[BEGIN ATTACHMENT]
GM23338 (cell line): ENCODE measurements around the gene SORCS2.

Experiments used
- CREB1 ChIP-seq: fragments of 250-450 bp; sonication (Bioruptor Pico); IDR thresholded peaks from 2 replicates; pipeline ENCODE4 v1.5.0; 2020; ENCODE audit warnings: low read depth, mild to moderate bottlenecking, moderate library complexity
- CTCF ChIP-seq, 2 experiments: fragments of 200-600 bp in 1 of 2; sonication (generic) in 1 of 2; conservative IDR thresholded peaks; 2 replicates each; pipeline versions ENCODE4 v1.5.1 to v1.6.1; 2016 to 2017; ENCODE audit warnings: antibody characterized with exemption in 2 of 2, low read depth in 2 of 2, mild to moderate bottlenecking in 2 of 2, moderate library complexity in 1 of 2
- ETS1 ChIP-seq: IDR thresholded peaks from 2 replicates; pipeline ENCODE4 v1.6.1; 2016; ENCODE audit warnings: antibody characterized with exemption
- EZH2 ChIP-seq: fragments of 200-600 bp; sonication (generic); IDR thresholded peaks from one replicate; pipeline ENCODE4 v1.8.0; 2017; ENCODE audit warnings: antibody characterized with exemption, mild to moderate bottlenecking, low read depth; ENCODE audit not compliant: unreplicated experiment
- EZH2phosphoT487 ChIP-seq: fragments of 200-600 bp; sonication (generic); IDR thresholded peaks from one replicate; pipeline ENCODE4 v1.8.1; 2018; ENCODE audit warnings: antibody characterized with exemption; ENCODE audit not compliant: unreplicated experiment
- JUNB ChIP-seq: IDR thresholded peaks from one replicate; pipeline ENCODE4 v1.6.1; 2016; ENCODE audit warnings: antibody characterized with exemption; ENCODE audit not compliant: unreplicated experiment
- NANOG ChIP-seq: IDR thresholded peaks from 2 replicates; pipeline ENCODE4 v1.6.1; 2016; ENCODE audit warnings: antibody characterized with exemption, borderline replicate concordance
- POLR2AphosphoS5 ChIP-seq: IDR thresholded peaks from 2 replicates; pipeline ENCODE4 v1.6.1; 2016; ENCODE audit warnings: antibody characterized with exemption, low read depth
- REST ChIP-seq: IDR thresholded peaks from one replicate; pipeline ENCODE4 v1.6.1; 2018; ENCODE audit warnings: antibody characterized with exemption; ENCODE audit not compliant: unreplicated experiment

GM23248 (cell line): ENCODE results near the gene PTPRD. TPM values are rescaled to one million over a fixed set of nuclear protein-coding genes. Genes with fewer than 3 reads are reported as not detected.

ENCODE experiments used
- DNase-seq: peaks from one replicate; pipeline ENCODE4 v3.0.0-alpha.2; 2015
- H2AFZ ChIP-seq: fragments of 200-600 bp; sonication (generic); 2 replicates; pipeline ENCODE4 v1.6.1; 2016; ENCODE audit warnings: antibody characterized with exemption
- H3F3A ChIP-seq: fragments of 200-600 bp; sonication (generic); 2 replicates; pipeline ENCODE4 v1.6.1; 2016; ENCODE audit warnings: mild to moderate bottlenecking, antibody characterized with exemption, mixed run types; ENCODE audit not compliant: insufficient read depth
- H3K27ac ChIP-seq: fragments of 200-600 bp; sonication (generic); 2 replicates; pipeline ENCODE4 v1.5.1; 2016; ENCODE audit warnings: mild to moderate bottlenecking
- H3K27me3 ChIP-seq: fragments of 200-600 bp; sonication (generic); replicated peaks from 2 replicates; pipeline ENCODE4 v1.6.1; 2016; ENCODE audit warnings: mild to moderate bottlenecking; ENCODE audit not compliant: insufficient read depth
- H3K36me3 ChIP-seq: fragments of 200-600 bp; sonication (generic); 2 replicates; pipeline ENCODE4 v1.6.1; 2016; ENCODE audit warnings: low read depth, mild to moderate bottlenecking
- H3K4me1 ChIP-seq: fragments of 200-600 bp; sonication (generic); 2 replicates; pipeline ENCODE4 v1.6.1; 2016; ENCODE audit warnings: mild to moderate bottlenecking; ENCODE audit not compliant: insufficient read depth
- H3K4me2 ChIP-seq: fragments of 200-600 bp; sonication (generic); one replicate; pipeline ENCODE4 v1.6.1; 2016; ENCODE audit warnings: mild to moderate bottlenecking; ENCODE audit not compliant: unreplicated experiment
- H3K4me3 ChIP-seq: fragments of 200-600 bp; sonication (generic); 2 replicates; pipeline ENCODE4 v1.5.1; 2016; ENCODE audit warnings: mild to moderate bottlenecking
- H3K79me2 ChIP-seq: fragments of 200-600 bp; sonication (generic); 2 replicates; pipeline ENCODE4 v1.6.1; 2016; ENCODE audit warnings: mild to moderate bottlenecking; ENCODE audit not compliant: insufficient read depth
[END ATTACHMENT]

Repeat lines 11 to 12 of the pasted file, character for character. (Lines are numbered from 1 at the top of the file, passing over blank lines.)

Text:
- REST ChIP-seq: IDR thresholded peaks from one replicate; pipeline ENCODE4 v1.6.1; 2018; ENCODE audit warnings: antibody characterized with exemption; ENCODE audit not compliant: unreplicated experiment

GM23248 (cell line): ENCODE results near the gene PTPRD. TPM values are rescaled to one million over a fixed set of nuclear protein-coding genes. Genes with fewer than 3 reads are reported as not detected.